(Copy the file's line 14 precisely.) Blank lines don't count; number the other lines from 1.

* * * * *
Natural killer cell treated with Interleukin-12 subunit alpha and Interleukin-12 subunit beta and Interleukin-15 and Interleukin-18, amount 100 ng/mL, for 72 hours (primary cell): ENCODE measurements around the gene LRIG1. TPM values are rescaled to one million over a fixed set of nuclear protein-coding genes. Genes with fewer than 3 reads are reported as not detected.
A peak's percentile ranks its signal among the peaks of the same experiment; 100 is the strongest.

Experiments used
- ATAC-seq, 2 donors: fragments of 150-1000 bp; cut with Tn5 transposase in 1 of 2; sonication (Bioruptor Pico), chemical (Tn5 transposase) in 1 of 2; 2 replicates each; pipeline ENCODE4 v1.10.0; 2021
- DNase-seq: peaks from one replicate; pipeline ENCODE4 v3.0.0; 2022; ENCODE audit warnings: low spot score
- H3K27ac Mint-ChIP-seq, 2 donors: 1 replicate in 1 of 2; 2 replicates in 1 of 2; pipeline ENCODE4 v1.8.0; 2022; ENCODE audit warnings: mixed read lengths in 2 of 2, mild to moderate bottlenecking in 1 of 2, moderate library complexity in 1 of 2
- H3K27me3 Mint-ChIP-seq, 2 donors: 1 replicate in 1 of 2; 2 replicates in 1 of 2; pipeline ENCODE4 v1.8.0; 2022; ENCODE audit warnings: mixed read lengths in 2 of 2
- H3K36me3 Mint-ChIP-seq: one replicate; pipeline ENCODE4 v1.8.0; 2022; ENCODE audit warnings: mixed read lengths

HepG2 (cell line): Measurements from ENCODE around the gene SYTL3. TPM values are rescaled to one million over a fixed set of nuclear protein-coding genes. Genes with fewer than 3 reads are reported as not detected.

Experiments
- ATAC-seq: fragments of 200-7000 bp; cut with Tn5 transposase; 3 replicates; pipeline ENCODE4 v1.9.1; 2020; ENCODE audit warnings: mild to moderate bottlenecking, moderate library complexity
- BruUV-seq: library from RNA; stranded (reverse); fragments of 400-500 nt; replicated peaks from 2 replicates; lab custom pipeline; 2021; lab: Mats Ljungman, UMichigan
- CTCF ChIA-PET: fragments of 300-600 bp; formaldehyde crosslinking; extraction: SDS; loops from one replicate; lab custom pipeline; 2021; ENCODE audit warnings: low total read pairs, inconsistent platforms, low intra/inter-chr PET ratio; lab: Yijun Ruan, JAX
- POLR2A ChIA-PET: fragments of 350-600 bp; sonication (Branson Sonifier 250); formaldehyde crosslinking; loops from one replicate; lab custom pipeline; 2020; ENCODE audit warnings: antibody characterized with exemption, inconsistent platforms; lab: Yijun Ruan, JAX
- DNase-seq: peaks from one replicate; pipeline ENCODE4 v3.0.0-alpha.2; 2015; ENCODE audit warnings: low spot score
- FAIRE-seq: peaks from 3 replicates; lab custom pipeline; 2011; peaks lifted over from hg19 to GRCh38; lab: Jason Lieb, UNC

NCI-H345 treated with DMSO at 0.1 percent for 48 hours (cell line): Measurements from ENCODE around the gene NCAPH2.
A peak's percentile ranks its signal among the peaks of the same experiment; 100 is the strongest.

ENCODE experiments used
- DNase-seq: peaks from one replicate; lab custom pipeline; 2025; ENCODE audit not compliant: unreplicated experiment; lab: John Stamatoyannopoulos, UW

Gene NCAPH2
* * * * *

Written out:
- POLR2A ChIA-PET: fragments of 350-600 bp; sonication (Branson Sonifier 250); formaldehyde crosslinking; loops from one replicate; lab custom pipeline; 2020; ENCODE audit warnings: antibody characterized with exemption, inconsistent platforms; lab: Yijun Ruan, JAX